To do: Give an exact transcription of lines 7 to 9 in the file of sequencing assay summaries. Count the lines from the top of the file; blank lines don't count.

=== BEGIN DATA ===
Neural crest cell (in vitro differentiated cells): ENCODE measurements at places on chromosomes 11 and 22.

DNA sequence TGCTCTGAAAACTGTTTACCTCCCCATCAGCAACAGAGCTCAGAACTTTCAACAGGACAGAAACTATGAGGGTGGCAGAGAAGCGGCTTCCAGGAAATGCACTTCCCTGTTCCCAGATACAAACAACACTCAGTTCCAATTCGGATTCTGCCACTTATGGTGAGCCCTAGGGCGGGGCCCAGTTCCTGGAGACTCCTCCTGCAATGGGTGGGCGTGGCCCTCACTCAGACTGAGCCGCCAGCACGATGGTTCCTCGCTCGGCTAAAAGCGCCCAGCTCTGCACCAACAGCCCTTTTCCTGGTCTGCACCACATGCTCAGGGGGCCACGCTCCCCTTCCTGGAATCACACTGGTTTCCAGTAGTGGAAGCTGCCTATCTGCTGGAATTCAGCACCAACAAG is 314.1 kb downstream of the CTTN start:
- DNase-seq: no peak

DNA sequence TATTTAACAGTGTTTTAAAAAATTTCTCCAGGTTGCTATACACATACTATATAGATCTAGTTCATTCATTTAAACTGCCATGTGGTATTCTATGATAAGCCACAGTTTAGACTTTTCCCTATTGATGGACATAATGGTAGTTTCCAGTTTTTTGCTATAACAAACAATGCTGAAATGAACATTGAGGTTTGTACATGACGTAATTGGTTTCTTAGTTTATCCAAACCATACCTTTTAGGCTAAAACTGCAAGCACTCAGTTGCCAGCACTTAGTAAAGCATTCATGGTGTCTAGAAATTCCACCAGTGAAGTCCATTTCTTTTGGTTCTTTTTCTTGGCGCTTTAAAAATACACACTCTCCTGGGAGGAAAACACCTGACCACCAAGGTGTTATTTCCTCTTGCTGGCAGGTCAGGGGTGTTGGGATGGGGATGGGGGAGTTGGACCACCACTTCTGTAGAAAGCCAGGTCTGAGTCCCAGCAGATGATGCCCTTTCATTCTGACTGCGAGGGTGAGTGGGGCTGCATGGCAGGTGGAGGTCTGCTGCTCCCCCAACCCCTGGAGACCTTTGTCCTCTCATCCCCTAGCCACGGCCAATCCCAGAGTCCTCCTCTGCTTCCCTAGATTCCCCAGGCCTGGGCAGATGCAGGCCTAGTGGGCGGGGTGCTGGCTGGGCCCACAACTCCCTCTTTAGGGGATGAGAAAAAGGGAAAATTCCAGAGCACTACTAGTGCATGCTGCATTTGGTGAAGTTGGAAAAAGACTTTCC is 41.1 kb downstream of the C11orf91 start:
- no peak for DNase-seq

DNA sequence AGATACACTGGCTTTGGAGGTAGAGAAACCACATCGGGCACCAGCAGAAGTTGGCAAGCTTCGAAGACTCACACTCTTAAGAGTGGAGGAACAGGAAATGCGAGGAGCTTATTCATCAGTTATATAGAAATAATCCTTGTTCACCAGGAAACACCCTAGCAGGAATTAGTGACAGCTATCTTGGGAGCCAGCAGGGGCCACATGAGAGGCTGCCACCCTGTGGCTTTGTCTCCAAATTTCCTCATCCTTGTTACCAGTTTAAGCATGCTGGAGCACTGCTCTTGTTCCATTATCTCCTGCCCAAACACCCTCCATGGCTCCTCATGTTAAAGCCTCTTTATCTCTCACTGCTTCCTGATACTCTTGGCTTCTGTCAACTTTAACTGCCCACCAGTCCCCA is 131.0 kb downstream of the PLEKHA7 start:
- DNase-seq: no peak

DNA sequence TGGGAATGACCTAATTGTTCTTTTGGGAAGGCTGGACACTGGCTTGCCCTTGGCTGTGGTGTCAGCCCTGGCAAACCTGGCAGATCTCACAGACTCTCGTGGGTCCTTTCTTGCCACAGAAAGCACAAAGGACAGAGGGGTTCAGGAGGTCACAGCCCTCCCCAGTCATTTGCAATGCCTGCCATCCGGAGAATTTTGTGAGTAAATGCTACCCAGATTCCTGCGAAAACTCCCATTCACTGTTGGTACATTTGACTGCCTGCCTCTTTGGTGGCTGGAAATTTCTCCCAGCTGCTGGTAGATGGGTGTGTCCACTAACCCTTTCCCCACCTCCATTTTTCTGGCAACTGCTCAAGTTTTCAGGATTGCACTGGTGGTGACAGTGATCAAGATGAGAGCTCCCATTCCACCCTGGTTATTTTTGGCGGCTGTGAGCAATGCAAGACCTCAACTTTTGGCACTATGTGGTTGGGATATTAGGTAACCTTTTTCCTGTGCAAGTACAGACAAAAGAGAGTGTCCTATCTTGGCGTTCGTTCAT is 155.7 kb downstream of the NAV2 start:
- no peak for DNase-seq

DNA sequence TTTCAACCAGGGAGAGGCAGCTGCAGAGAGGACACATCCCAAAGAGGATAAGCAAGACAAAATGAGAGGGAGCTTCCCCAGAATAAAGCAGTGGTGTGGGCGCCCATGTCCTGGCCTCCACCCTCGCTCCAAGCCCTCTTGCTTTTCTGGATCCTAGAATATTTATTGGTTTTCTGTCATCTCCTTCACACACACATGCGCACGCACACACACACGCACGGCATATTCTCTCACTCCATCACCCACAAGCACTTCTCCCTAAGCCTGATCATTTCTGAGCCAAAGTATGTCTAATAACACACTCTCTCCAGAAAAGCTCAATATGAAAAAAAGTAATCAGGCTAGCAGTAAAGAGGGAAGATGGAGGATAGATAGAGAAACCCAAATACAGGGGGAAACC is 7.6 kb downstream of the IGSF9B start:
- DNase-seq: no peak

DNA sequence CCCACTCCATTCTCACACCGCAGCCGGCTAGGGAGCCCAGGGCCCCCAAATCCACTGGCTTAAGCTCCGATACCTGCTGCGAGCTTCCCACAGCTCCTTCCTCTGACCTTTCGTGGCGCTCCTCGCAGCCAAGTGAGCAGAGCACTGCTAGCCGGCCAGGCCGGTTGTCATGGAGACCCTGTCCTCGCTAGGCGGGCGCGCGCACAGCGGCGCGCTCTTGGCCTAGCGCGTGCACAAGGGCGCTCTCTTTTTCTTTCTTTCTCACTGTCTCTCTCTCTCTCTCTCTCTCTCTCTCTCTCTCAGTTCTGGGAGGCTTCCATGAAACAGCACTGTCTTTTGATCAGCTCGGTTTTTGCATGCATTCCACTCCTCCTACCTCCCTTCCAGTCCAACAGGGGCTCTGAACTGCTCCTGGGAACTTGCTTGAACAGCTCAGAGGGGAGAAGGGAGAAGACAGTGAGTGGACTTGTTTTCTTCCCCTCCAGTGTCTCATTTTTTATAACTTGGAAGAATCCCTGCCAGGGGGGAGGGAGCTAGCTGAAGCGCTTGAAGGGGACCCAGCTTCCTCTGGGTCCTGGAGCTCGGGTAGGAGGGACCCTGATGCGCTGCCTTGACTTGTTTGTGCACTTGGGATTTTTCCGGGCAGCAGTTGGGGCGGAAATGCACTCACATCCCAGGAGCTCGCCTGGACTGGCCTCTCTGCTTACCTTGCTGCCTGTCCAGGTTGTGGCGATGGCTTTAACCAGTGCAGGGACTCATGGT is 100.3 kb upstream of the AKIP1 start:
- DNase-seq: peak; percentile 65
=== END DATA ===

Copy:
- DNase-seq: no peak

DNA sequence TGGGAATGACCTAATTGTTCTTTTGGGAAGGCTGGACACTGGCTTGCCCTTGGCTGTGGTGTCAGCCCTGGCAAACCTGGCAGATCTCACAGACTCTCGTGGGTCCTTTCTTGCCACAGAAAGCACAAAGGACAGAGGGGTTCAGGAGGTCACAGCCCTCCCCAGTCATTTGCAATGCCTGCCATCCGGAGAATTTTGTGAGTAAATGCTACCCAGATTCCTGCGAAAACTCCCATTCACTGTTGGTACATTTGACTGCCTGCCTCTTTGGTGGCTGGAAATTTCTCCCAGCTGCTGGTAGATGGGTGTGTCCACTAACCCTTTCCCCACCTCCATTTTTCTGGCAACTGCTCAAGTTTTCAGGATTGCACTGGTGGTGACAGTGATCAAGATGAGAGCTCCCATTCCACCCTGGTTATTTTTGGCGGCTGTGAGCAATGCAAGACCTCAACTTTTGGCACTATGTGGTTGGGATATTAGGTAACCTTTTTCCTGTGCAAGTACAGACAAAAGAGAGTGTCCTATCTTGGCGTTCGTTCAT is 155.7 kb downstream of the NAV2 start:
- no peak for DNase-seq